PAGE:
Driving on a Suspended License in Arizona

As in all states, Arizona drivers may find their licenses suspended or revoked for particular driving violations or other criminal offenses. When privileges are suspended, drivers may reinstate their licenses after the suspension period has expired; and when a license is revoked, drivers may apply for a new license after their revocation period has expired. Driving while a license is suspended or revoked is a crime.

Reasons for Suspension

The Arizona Division of Motor Vehicles may suspend your driver’s license for a number of reasons, including alcohol-related offenses, points accumulated due to driving violations, or other offenses.

Alcohol-related offenses

Your license may be suspended or revoked due to alcohol-related driving offenses, including a DUI conviction, failing a test for blood alcohol content, or refusing to submit to a test to determine whether you are driving under the influence. (Ariz. Rev. Stat. § 28-1321.)

Accumulating points

It may also be suspended if you accumulate eight or more points on your driver’s license within a year. (Ariz. Rev. Stat. § 28-3306 (A)(3), Ariz. Admin. Code § R17-4-404.) Points accumulate through specified driving-related violations, including driving while intoxicated or under the influence of drugs (“DUI” or “DWI”), speeding, or leaving the scene of an accident. (Ariz. Admin. Code § R17-4-404.)

Other Offenses

Your driver’s license may be suspended or revoked for other reasons, including

  • failing to appear in court for traffic violations or speeding tickets
  • causing an accident that seriously injures or kills someone, and
  • reckless driving (Ariz. Rev. Stat. § § 28-3308, 28-3306.)

Reasons for Revocation

In addition to discretionary suspensions and revocations, the Motor Vehicle Division must revoke your license for certain convictions. Convictions include, but are not limited to, the following:

  • driving under the influence of a drug
  • homicide or aggravated assault when a motor vehicle is used
  • a felony, if you used a motor vehicle to commit it
  • certain thefts of motor vehicles
  • drive-by shooting
  • failing to stop at the scene of an accident involving death or personal injury
  • perjury or making a false statement under oath to the Division of Motor Vehicles, and
  • two or more convictions for DUI, reckless driving, or racing on highways. (Ariz. Rev. Stat. § 28-3304.)

Avoiding Suspension

As explained above, the Division of Motor Vehicles may suspend your license if you accumulate eight points on your license for traffic violations or for other reasons. In some circumstances you may avoid suspension by attending Traffic Survival School, an educational program designed to improve drivers’ habits and safety. (Ariz. Rev. Stat. § § 28-3306, 28-3307.)

Mechanics of Suspension or Revocation

Once suspended or revoked, your license will remain that way for a specified period of time. Generally, the Division may not suspend or revoke your license for longer than a year. (Ariz. Rev. Stat. § 28-3315(A).) Specified convictions, however, such as certain convictions related to fatal accidents and certain DUIs, may be suspended for a period of years. (Ariz. Rev. Stat. § 28-3315(E).)

In some situations, such as an administrative suspension of your license after a DUI arrest, you may request a hearing to challenge your license suspension or revocation. (Ariz. Rev. Stat. § 28-1385.)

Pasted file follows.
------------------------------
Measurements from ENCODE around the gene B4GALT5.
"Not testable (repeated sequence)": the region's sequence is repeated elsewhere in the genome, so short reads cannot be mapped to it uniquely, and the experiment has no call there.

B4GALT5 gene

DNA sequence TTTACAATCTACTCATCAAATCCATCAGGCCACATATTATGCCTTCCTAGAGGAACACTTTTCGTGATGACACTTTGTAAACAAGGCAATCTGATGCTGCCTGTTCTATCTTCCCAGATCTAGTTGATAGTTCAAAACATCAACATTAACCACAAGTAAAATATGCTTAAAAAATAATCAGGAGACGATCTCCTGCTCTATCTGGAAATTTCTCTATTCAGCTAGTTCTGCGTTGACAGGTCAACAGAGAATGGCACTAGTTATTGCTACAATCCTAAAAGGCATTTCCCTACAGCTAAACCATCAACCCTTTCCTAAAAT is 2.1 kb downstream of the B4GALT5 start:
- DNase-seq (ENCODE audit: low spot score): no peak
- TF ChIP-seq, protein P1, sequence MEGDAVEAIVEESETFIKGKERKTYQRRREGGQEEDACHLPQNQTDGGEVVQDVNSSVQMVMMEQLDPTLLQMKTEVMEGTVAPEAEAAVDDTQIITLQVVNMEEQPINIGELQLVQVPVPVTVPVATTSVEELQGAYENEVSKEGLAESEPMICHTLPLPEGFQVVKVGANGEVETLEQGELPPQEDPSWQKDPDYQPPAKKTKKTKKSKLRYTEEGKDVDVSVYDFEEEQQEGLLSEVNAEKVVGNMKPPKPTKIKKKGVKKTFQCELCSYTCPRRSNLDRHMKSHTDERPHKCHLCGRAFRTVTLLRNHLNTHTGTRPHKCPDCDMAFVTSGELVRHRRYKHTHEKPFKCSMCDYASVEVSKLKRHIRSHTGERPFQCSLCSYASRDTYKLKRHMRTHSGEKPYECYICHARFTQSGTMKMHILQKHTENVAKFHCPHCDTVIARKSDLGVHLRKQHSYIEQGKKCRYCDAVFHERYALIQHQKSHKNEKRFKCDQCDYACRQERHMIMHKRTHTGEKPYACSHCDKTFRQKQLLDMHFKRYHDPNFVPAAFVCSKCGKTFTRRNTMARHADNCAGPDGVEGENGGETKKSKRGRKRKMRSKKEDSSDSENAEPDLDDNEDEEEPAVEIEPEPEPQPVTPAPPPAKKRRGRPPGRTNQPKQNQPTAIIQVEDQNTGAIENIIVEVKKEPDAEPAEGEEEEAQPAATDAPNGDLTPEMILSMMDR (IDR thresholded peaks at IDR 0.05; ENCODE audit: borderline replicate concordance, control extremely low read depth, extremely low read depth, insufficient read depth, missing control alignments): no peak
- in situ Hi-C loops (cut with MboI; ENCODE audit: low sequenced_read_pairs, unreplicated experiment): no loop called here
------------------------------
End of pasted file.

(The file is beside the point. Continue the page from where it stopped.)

Ignition Interlock Restricted Licenses

Arizona drivers whose licenses have been suspended or revoked for certain DUI or alcohol-related traffic offenses may apply for restricted licenses. These allow them to use their vehicle with an ignition interlock device. (Ariz. Rev. Stat. § 28-1401.) Interlock ignition devices require drivers to exhale into a device before using their vehicle to ensure they are not under the influence of alcohol. The vehicle will not operate without the device.

How to Reinstate Your License

If your license is revoked, you may apply for a new license after your revocation period expires or after the cause of your revocation ends. The division will investigate your driving record and make sure that all requirements are met before it issues you a new license. (Ariz. Rev. Stat. § 28-3315(B).) The reinstatement fee for a revoked license is $20, in addition to any other fees. (Ariz. Rev. Stat. § 28-3002.)

If your license is suspended, it will remain suspended until you have it reinstated. You must pay a $10 reinstatement fee in addition to any other fees. (Ariz. Rev. Stat. § 28-3002.) In some situations, such as those involving a DUI, the reinstatement fee after suspension or revocation is $50. (Ariz. Rev. Stat. § 28-3002.)

Under certain conditions, you may need to provide proof that your vehicle is insured before you can be licensed again. (Ariz. Rev. Stat. § 28-4073.)


Driving while your license is revoked or suspended is a crime. As a Class 1 misdemeanor, it is punishable by a maximum of six months in jail and a maximum fine of $2,500. (Ariz. Rev. Stat. § § 28-3473, 13-802, 13-707.) If you are caught driving with a suspended or revoked license, police may impound your vehicle. (Ariz. Rev. Stat. § 28-3511(A).)

Seeking Legal Help for a Charge of Driving on a Suspended or Revoked License

If you are charged with driving after suspension or revocation, the effects on your life can be serious. In addition to fines, jail time and other penalties, your ability to go to work or school and to obtain insurance can all be affected. While the law specifies punishments for the crime, your actual sentence will depend on the attitude of those in your court system toward the offense If you are charged with driving after suspension or revocation, a lawyer familiar with these cases in your area will be able to give you advice on how to proceed.

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